- The Myth of Nations: The Medieval Origins of Europe, and: Who We Are: A History of Popular Nationalism
Both Robert H. Wiebe's Who We Are: A History of Popular Nationalism and Patrick J. Geary's The Myth of Nations: The Medieval Origins of Europe present profitable introductory histories of nationalism that are geared toward general audiences. Each author keeps endnotes to a minimum, with extensive citations replaced by recommendations for further reading. Wiebe's recommendations take the form of a forty-page bibliographical essay that will prove a valuable resource for students seeking a quick-and-dirty history not only of general studies of nationalism [End Page 248] from the 1950s on, but also of a wide range of particular nationalisms.While both authors ground their books in contemporary concerns, Geary is especially alarmed by the rise of neonationalism and the attendant threat of racial and ethnic violence in Europe. Wiebe, on the other hand, worrying that the late-twentieth-century prospects of global capitalism's triumph over nationalism "looks more and more like tomorrow's dead end" (p. 215), provocatively concludes that nationalism, along with socialism and democracy, might prove to "live on as resistance movements, channeling aspirations that the current universe of states has frustrated" (p. 220). As these concerns and conclusions imply,Wiebe and Geary take entirely different routes in their discussions of nationalism.
Wiebe aims his study squarely at what he identifies as aWestern intellectual demonization of nationalism that avoids dealing not only with the popular appeal of nationalism but also with its capability to resist foreign imperialism. In response to this demonization,Wiebe does two things: he refuses to cast nationalism as an elitist ruse—"Rather than a gigantic fraud perpetrated time and time again on the individual masses, nationalism thrived because it addressed basic human needs" (p. 11)—and he refuses to see global capitalism as an unproblematic, albeit, new, enlightenment—"Economic motivations are not inherently rational and village identities are not inherently backward. Ethnic pride is not the mark of a first-class grudge, a second-class citizen, or a third-class mind" (p. 218). It is this stance that underwritesWiebe's history of nationalism as a response to a nineteenth-century breakdown of social life. Just as nationalism—a "fictive kin composite" (or ethnicity) with a "political objective" (p. 18)—arose as a response to the dissolution of the family under economic pressures, parallel disruptions in working and public life produced socialism and democracy. It is the state, always "ambitious to devour all other loyalties for its own purposes" (p. 47), that Wiebe makes culpable for violence done in the name of a co-opted nationalism (or socialism, or democracy, for that matter). In this view, nineteenth-century Europe was an ideological battle royal in which socialism, democracy, and nationalism vied for survival by combining with the "other great dividers of the nineteenth century: language, race, and religion" (p. 53). Identifying these "great dividers" as accessories added to nationalism rather than characteristic or perhaps even productive of it is a too easy exculpation of nationalist doctrine, and Wiebe's reluctance to discuss these "great dividers" more fully highlights this argument's service to Wiebe's larger thesis that nationalism retains the potential for answering to vital modern political needs. [End Page 249]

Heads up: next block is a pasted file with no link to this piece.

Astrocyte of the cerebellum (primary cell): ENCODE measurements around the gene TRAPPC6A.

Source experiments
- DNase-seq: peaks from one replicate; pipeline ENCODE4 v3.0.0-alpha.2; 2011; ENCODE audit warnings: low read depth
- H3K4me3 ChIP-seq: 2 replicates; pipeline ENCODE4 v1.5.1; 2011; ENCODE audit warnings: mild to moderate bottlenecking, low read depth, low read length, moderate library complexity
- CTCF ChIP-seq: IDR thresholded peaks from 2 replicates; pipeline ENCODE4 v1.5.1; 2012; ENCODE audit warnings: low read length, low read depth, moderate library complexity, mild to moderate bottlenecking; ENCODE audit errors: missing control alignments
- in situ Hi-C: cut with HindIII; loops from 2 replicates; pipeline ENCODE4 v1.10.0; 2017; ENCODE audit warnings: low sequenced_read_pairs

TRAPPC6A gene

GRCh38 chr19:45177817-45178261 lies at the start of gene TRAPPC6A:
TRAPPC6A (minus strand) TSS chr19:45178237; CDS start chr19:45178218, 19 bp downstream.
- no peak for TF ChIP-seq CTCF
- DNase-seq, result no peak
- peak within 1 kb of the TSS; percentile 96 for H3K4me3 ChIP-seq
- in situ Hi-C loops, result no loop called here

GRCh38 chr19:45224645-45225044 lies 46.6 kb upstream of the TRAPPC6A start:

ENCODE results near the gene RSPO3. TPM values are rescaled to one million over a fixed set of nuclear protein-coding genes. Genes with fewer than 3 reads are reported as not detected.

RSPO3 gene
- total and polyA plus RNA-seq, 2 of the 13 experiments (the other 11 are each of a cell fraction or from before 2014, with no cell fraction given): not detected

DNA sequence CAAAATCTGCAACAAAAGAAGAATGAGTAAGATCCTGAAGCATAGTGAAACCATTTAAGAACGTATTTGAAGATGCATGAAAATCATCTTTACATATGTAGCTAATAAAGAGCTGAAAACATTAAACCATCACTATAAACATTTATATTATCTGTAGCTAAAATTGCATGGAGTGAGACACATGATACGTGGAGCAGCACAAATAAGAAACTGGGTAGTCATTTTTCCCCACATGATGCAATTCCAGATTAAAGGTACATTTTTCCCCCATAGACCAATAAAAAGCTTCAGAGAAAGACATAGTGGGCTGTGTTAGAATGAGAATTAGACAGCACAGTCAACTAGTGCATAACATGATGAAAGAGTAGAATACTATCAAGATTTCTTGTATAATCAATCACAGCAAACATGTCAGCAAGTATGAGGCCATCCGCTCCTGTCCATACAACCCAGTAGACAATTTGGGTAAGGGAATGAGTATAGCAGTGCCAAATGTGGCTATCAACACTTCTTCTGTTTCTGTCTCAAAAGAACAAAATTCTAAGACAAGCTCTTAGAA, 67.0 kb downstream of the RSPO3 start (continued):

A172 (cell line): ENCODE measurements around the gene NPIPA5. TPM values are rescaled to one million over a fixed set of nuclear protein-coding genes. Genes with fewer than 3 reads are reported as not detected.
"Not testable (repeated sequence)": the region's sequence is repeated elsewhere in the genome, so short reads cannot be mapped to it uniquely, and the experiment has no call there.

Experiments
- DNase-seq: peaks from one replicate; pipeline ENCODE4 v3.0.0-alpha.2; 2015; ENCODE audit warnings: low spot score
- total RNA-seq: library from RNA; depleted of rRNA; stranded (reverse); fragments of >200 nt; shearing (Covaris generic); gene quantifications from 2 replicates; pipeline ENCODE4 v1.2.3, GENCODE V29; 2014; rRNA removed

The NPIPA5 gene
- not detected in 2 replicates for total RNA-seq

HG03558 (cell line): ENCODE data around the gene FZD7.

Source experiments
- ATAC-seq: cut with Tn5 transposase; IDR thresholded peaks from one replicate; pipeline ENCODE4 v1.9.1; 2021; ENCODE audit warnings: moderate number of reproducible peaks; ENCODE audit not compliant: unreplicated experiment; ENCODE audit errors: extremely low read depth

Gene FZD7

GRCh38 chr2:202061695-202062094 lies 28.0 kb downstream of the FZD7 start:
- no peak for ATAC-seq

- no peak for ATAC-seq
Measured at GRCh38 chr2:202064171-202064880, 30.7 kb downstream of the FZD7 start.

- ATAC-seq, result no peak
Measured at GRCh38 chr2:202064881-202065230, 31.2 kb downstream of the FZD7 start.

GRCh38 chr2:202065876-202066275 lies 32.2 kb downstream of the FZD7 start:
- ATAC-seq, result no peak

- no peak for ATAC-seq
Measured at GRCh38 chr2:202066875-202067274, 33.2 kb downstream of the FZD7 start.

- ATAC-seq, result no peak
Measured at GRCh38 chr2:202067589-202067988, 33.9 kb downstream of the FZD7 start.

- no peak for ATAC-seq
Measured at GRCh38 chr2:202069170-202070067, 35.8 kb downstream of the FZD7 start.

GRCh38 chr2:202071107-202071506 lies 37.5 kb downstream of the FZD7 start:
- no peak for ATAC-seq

Wiebe, before discussing the spread of nationalism, turns his attention to the United States, arguing that two factors contributed to the development of democracy in America: its weak central government and its definition of social boundaries along a white-black racial axis. Both factors facilitated the assimilation of European immigrants, at least in the North; the South developed a nationalism that derived from racism. Nevertheless, Wiebe maintains that America functioned as a negative of the picture in Europe, with democracy as its "proxy nationalism," uniting and defining the population.
This turn to the United States is...